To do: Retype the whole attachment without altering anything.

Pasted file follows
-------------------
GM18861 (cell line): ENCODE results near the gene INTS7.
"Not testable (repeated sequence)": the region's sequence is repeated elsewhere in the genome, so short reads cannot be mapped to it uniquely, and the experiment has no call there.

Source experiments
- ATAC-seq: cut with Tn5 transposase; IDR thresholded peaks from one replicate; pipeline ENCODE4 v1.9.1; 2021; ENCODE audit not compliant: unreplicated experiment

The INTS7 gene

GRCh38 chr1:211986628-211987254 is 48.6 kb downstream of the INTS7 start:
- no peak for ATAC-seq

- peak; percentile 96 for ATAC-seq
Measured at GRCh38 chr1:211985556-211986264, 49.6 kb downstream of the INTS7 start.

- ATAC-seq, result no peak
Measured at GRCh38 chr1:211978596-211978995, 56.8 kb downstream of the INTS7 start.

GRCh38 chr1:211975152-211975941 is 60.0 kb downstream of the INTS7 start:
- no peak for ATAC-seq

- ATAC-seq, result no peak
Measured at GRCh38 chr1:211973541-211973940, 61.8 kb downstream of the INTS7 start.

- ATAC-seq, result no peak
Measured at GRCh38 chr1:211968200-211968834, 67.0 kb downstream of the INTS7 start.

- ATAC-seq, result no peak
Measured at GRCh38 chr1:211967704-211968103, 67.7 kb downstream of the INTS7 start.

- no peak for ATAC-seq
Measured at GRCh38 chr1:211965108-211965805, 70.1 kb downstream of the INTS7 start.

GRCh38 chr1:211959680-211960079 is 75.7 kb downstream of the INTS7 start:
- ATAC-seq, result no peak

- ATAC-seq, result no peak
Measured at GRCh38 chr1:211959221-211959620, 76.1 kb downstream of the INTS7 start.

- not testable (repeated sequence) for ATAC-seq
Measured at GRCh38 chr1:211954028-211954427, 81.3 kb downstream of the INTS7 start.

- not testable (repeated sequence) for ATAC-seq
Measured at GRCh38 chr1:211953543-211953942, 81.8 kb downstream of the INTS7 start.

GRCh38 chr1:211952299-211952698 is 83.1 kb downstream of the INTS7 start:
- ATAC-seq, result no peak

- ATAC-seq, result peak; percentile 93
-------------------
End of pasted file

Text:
GM18861 (cell line): ENCODE results near the gene INTS7.
"Not testable (repeated sequence)": the region's sequence is repeated elsewhere in the genome, so short reads cannot be mapped to it uniquely, and the experiment has no call there.

Source experiments
- ATAC-seq: cut with Tn5 transposase; IDR thresholded peaks from one replicate; pipeline ENCODE4 v1.9.1; 2021; ENCODE audit not compliant: unreplicated experiment

The INTS7 gene

GRCh38 chr1:211986628-211987254 is 48.6 kb downstream of the INTS7 start:
- no peak for ATAC-seq

- peak; percentile 96 for ATAC-seq
Measured at GRCh38 chr1:211985556-211986264, 49.6 kb downstream of the INTS7 start.

- ATAC-seq, result no peak
Measured at GRCh38 chr1:211978596-211978995, 56.8 kb downstream of the INTS7 start.

GRCh38 chr1:211975152-211975941 is 60.0 kb downstream of the INTS7 start:
- no peak for ATAC-seq

- ATAC-seq, result no peak
Measured at GRCh38 chr1:211973541-211973940, 61.8 kb downstream of the INTS7 start.

- ATAC-seq, result no peak
Measured at GRCh38 chr1:211968200-211968834, 67.0 kb downstream of the INTS7 start.

- ATAC-seq, result no peak
Measured at GRCh38 chr1:211967704-211968103, 67.7 kb downstream of the INTS7 start.

- no peak for ATAC-seq
Measured at GRCh38 chr1:211965108-211965805, 70.1 kb downstream of the INTS7 start.

GRCh38 chr1:211959680-211960079 is 75.7 kb downstream of the INTS7 start:
- ATAC-seq, result no peak

- ATAC-seq, result no peak
Measured at GRCh38 chr1:211959221-211959620, 76.1 kb downstream of the INTS7 start.

- not testable (repeated sequence) for ATAC-seq
Measured at GRCh38 chr1:211954028-211954427, 81.3 kb downstream of the INTS7 start.

- not testable (repeated sequence) for ATAC-seq
Measured at GRCh38 chr1:211953543-211953942, 81.8 kb downstream of the INTS7 start.

GRCh38 chr1:211952299-211952698 is 83.1 kb downstream of the INTS7 start:
- ATAC-seq, result no peak

- ATAC-seq, result peak; percentile 93